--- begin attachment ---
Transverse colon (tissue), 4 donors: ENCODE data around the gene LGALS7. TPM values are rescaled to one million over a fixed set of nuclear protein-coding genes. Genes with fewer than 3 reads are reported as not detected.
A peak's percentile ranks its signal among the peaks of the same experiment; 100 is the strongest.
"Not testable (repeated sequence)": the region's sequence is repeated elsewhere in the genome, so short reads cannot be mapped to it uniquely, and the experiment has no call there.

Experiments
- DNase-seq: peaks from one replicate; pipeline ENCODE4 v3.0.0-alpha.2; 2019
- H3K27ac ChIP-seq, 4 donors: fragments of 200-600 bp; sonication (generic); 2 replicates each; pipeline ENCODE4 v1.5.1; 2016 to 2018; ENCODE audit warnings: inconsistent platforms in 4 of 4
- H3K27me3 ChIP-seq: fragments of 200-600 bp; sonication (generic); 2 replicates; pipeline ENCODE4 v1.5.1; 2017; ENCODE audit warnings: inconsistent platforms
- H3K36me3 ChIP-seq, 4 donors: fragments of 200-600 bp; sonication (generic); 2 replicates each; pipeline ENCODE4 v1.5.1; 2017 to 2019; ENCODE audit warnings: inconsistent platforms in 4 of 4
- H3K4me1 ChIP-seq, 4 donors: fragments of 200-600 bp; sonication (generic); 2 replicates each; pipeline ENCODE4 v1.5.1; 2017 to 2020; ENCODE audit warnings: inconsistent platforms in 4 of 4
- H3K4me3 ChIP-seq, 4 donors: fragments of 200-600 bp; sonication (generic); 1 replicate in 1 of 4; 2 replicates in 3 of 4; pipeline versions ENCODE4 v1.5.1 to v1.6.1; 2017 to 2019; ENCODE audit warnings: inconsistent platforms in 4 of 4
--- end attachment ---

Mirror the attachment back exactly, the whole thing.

Transverse colon (tissue), 4 donors: ENCODE data around the gene LGALS7. TPM values are rescaled to one million over a fixed set of nuclear protein-coding genes. Genes with fewer than 3 reads are reported as not detected.
A peak's percentile ranks its signal among the peaks of the same experiment; 100 is the strongest.
"Not testable (repeated sequence)": the region's sequence is repeated elsewhere in the genome, so short reads cannot be mapped to it uniquely, and the experiment has no call there.

Experiments
- DNase-seq: peaks from one replicate; pipeline ENCODE4 v3.0.0-alpha.2; 2019
- H3K27ac ChIP-seq, 4 donors: fragments of 200-600 bp; sonication (generic); 2 replicates each; pipeline ENCODE4 v1.5.1; 2016 to 2018; ENCODE audit warnings: inconsistent platforms in 4 of 4
- H3K27me3 ChIP-seq: fragments of 200-600 bp; sonication (generic); 2 replicates; pipeline ENCODE4 v1.5.1; 2017; ENCODE audit warnings: inconsistent platforms
- H3K36me3 ChIP-seq, 4 donors: fragments of 200-600 bp; sonication (generic); 2 replicates each; pipeline ENCODE4 v1.5.1; 2017 to 2019; ENCODE audit warnings: inconsistent platforms in 4 of 4
- H3K4me1 ChIP-seq, 4 donors: fragments of 200-600 bp; sonication (generic); 2 replicates each; pipeline ENCODE4 v1.5.1; 2017 to 2020; ENCODE audit warnings: inconsistent platforms in 4 of 4
- H3K4me3 ChIP-seq, 4 donors: fragments of 200-600 bp; sonication (generic); 1 replicate in 1 of 4; 2 replicates in 3 of 4; pipeline versions ENCODE4 v1.5.1 to v1.6.1; 2017 to 2019; ENCODE audit warnings: inconsistent platforms in 4 of 4